While complimenting the quality of Michigan higher education in
her State of the State address last night, Gov. Jennifer Granholm
did not promise that state universities would have an easier time
this year dealing with the state’s continuing budget

Mira Levitan
Gov. Jennifer Granholm gives the State of the State address last night at the State Capitol in Lansing. (AP PHOTO)

“Times are tough, so tighten your belts. … Keep
tuition affordable and keep the American dream of college alive for
young people,” Granholm said at the state capitol in

She commended Wayne State University and Michigan State
University for agreeing to hold tuition increases for next year to
below the rate of inflation. As a result, both schools will see no
more than a 2-percent cut in funding this year.

University President Mary Sue Coleman released a statement last
night saying she is still unsure whether the University will agree
to a similar deal.

“We will continue to work cooperatively with the governor
and the Legislature to keep our tuition as low as possible under
these very difficult circumstances,” Coleman said. “But
it is simply too soon in our planning process, and too uncertain a
state budget picture, for us to be able to make a decision about
budgeting for next year.”

The University received a $16.4 million funding cut last month
after the state revealed a $900 million budget deficit. In
addition, the state cut an additional $37 million from the
University’s budget earlier in 2003. The University responded
in July with tuition increases of 6.5 percent and 6 percent for
in-state and out-of-state students, respectively. In addition, the
administration downsized staffs, cut classes and reduced certain
library hours.

Granholm pointed to her accomplishments in completing a budget
despite a $3 billion budget deficit. She noted that all state
departments saw reduced appropriations.

“We have spent a year twisting the wet towel of government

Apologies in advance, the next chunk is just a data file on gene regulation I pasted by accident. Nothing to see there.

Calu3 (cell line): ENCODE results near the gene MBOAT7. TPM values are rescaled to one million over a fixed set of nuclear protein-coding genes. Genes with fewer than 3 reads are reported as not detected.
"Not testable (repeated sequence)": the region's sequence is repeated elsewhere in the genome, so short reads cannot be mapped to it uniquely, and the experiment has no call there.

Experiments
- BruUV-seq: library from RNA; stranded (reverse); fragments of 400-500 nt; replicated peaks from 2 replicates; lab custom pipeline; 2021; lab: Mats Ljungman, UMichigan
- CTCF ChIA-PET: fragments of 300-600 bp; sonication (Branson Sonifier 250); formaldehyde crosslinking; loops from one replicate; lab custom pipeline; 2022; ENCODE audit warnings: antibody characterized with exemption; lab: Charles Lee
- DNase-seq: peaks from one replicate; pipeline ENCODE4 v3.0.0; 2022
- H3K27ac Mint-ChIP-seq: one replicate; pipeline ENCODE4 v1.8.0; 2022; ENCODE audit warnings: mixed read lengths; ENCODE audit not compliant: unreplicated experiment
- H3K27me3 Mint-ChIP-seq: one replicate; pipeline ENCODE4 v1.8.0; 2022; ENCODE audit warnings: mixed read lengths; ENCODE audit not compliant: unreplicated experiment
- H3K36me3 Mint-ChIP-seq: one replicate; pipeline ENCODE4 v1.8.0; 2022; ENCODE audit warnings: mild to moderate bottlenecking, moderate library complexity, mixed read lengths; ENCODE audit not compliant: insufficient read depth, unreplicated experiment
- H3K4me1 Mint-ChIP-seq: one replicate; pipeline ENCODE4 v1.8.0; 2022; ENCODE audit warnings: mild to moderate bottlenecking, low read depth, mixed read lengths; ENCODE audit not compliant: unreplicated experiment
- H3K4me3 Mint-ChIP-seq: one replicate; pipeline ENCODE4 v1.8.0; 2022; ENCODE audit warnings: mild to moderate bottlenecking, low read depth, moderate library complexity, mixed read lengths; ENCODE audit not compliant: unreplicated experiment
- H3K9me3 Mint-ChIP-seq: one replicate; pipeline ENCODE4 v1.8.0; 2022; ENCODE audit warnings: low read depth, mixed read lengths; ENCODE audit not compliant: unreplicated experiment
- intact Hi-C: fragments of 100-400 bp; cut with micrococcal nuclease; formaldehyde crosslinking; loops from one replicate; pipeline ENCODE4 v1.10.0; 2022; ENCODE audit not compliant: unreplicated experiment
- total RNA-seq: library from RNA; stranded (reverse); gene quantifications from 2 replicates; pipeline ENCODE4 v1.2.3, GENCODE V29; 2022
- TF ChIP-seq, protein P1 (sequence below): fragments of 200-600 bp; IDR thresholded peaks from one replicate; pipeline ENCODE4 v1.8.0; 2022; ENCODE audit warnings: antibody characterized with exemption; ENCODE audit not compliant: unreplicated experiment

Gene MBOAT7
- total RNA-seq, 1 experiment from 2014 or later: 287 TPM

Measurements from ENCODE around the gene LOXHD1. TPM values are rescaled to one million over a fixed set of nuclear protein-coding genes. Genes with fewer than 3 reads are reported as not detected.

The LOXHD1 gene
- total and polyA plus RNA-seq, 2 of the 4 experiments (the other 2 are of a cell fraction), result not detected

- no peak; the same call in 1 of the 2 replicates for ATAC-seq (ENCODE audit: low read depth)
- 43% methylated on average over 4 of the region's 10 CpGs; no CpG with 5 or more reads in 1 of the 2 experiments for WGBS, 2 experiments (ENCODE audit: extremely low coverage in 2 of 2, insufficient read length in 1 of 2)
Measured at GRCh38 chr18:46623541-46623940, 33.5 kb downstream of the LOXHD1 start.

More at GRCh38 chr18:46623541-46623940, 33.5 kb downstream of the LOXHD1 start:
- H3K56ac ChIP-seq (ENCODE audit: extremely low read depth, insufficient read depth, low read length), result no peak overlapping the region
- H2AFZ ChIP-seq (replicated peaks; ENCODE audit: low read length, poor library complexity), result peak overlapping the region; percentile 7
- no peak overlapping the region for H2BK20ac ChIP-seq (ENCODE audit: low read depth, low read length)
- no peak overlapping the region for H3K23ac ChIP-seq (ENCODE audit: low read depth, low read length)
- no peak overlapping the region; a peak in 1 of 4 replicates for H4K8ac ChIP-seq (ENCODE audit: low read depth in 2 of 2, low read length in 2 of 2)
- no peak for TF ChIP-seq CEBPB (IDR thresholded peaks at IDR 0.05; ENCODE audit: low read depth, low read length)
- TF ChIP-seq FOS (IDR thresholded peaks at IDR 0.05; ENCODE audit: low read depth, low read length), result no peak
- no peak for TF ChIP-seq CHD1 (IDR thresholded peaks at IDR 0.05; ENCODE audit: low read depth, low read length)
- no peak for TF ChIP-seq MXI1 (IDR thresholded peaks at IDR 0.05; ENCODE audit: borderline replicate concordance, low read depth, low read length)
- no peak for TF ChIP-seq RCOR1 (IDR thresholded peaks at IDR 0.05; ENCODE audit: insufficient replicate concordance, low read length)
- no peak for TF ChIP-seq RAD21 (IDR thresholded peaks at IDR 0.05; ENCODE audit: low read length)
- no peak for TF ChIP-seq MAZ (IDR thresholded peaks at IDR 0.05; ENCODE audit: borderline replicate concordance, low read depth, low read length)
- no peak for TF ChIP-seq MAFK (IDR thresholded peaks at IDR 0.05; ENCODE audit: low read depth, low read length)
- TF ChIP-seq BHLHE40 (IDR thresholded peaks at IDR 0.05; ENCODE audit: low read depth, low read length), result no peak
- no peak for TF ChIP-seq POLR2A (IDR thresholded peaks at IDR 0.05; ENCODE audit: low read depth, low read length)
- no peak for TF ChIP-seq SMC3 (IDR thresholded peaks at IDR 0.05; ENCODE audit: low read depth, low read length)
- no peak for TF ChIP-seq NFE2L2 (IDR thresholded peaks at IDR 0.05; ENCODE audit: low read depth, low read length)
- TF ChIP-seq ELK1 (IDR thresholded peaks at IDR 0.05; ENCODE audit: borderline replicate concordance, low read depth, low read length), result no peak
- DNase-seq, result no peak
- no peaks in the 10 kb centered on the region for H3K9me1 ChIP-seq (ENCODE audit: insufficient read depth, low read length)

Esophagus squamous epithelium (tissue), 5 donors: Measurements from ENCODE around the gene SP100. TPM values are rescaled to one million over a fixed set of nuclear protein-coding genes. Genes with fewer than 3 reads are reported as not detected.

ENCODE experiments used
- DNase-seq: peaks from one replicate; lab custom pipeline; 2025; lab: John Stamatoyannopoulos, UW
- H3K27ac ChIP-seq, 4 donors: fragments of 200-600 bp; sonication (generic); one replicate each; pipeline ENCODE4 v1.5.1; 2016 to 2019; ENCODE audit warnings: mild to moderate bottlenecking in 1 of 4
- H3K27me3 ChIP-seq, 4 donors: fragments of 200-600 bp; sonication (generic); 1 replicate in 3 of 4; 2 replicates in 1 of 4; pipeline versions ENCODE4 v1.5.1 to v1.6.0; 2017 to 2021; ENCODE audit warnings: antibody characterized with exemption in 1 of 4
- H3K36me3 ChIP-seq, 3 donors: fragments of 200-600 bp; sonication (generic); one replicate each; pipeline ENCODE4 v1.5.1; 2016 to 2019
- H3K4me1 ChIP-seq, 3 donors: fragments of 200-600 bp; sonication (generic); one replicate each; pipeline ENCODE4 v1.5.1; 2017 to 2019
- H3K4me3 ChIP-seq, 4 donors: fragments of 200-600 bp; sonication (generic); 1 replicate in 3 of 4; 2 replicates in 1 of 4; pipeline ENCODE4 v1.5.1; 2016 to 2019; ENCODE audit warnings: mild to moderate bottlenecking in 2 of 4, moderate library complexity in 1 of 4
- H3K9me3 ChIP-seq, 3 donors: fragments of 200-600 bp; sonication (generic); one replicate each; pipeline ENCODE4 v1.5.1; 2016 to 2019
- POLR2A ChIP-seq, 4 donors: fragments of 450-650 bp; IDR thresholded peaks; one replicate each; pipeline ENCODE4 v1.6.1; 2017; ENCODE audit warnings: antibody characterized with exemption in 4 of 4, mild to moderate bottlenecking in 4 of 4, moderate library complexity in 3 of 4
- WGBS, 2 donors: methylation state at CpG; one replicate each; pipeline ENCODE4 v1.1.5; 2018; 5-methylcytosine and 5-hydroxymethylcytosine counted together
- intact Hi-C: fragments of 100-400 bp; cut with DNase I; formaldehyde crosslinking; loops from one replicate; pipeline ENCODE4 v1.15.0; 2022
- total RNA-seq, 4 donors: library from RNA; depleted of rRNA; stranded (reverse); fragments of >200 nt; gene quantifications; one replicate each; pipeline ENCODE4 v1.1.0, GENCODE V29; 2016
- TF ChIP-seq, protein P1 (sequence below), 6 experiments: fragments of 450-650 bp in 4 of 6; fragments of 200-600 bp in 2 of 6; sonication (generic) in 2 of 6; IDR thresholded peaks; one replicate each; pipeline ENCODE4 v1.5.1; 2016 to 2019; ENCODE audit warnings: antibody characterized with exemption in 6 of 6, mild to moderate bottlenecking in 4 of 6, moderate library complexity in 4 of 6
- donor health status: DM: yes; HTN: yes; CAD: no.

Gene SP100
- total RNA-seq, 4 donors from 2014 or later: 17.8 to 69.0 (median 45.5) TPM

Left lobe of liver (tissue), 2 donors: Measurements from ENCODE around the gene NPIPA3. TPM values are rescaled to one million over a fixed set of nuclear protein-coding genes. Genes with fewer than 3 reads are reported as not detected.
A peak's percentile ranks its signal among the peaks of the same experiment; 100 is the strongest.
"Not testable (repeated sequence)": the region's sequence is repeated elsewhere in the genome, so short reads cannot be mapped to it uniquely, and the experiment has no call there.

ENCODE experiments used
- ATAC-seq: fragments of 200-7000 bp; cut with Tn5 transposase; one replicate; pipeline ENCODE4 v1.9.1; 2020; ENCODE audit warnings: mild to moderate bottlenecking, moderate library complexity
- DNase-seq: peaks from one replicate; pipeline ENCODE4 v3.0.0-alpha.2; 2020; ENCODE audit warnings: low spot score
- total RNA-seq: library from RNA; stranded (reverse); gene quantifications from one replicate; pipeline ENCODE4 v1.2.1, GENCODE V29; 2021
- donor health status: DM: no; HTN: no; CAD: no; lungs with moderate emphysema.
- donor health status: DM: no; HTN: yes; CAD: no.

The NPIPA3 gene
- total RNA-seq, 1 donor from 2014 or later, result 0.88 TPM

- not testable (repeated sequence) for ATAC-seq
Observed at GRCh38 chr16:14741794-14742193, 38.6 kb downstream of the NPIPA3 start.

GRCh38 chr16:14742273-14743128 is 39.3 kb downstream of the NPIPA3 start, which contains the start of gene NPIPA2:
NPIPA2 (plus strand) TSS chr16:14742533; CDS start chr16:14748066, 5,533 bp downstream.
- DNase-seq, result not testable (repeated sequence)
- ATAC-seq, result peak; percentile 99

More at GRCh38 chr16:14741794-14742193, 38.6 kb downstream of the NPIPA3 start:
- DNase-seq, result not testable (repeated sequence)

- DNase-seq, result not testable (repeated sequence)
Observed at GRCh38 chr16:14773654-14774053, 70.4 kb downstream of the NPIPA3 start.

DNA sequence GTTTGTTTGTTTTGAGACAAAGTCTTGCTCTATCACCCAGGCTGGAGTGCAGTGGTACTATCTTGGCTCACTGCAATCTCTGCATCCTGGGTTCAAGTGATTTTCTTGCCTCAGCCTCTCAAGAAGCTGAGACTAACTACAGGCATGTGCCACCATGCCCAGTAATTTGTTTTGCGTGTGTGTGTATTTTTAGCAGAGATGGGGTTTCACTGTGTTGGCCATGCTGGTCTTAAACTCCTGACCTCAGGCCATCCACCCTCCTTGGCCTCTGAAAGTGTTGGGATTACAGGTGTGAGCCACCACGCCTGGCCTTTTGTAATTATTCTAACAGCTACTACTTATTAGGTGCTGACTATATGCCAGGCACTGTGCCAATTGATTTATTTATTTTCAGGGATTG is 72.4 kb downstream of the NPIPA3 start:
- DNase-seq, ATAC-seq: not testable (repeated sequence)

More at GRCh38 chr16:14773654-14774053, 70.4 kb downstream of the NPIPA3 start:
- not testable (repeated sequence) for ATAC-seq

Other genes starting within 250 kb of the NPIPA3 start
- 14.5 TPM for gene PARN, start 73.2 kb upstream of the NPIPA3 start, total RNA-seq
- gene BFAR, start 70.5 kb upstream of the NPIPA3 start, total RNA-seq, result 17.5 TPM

tight, to wring out ounce after ounce of inefficiency. We trimmed
hundreds of millions of dollars by cutting cell phone usage,
turning off lights and calling in state cars,” Granholm said.
“If you seek a leaner government, look about you.”

But Granholm noted that the state would continue to expand on
new ideas and the state economy. She reaffirmed her “Cool
Cities Initiative,” an idea to revitalize cities to keep
college graduates from leaving the state. Cool Cities also involves
expanding the state job market and attracting more businesses to
the state.

“I am pleased to say that this is a bottom-up movement in
which nearly 80 of our communities have local commissions on cool
that are uncorking the bottle of creativity and unleashing the
bottle of possibility — planning everything from bike paths
to bookstores to attract more people and new businesses,”
Granholm said.

In a prepared GOP response, state Rep. Scott Shackleton (R-
Sault Ste. Marie) said job creation was a top priority for the
legislature this year.

“We will fight for every Michigan job, and we won’t
stop fighting until every person who wants to work can find a
job,” he said.

Michigan business groups said they were also pleased with
Granholm’s speech.

I heard and welcomed a pro-jobs, pro-manufacturing and basically
conservative message that called for making the state more
business-friendly, said John MacIlroy, president and CEO of the
Michigan Manufacturers Association.

Granholm also made health care an important focus of her speech
last night. She proposed a new Michigan Prescription Discount card,
know as the MI-RX, which would allow 200,000 senior citizens and
working people without insurance to cut the cost of prescription
drugs by as much as 20 percent. The card is modeled after a program
started by Macomb County last year.

“We will expand access to basic healthcare,”
Granholm said. “Few things affect the quality of our life and
the quality of our work more than good health.”

— The Associated Press contributed to this

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